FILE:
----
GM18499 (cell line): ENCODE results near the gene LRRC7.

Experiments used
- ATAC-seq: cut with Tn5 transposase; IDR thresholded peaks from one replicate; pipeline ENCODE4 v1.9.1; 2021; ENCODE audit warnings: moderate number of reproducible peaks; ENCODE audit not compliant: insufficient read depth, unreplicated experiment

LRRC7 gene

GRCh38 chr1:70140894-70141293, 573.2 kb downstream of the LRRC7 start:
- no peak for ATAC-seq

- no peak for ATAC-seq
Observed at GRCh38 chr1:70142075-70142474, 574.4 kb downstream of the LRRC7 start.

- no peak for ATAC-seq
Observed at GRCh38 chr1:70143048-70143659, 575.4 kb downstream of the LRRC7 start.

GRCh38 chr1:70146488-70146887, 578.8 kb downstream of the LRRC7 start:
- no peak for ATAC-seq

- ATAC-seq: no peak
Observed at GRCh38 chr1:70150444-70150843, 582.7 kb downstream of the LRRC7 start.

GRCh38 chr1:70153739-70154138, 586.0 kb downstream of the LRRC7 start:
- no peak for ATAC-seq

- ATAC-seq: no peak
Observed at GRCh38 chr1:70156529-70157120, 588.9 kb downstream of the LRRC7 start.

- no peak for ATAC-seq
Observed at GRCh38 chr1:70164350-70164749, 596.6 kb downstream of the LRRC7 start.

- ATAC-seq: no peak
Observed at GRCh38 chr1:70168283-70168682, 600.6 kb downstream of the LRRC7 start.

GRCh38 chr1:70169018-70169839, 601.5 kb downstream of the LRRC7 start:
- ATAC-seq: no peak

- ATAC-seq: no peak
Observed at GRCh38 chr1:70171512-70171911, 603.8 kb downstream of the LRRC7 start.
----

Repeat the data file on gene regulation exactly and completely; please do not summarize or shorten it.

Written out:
GM18499 (cell line): ENCODE results near the gene LRRC7.

Experiments used
- ATAC-seq: cut with Tn5 transposase; IDR thresholded peaks from one replicate; pipeline ENCODE4 v1.9.1; 2021; ENCODE audit warnings: moderate number of reproducible peaks; ENCODE audit not compliant: insufficient read depth, unreplicated experiment

LRRC7 gene

GRCh38 chr1:70140894-70141293, 573.2 kb downstream of the LRRC7 start:
- no peak for ATAC-seq

- no peak for ATAC-seq
Observed at GRCh38 chr1:70142075-70142474, 574.4 kb downstream of the LRRC7 start.

- no peak for ATAC-seq
Observed at GRCh38 chr1:70143048-70143659, 575.4 kb downstream of the LRRC7 start.

GRCh38 chr1:70146488-70146887, 578.8 kb downstream of the LRRC7 start:
- no peak for ATAC-seq

- ATAC-seq: no peak
Observed at GRCh38 chr1:70150444-70150843, 582.7 kb downstream of the LRRC7 start.

GRCh38 chr1:70153739-70154138, 586.0 kb downstream of the LRRC7 start:
- no peak for ATAC-seq

- ATAC-seq: no peak
Observed at GRCh38 chr1:70156529-70157120, 588.9 kb downstream of the LRRC7 start.

- no peak for ATAC-seq
Observed at GRCh38 chr1:70164350-70164749, 596.6 kb downstream of the LRRC7 start.

- ATAC-seq: no peak
Observed at GRCh38 chr1:70168283-70168682, 600.6 kb downstream of the LRRC7 start.

GRCh38 chr1:70169018-70169839, 601.5 kb downstream of the LRRC7 start:
- ATAC-seq: no peak

- ATAC-seq: no peak
Observed at GRCh38 chr1:70171512-70171911, 603.8 kb downstream of the LRRC7 start.